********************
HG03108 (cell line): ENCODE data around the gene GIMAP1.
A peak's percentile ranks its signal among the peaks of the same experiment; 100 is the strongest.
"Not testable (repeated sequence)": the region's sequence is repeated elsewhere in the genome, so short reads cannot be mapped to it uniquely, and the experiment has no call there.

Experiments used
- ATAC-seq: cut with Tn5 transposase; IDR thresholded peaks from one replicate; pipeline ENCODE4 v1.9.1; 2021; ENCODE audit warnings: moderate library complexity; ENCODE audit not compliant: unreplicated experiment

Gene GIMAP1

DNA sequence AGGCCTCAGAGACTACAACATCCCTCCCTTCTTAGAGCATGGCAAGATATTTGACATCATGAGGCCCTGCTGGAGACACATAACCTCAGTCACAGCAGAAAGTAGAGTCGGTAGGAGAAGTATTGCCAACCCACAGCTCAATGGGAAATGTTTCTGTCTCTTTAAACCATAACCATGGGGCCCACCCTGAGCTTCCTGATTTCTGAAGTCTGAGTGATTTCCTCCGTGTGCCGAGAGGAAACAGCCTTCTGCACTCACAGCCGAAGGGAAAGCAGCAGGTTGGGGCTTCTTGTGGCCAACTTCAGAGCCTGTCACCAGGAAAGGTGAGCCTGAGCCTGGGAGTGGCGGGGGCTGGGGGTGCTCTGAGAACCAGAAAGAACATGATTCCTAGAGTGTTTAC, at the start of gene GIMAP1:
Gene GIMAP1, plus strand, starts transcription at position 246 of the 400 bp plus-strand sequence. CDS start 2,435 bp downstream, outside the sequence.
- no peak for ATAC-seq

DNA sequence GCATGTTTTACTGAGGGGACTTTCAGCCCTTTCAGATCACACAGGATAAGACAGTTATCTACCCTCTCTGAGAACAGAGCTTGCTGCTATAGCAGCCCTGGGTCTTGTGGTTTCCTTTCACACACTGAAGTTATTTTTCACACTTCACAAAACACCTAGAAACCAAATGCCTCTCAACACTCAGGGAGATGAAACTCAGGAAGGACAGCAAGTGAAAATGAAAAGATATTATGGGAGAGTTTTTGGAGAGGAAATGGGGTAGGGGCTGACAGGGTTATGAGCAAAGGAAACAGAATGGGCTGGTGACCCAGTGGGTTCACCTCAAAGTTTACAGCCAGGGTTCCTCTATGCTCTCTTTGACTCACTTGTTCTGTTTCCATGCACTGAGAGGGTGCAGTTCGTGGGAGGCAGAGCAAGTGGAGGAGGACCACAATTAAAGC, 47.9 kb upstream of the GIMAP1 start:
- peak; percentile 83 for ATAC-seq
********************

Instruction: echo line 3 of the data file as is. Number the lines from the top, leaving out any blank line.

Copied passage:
"Not testable (repeated sequence)": the region's sequence is repeated elsewhere in the genome, so short reads cannot be mapped to it uniquely, and the experiment has no call there.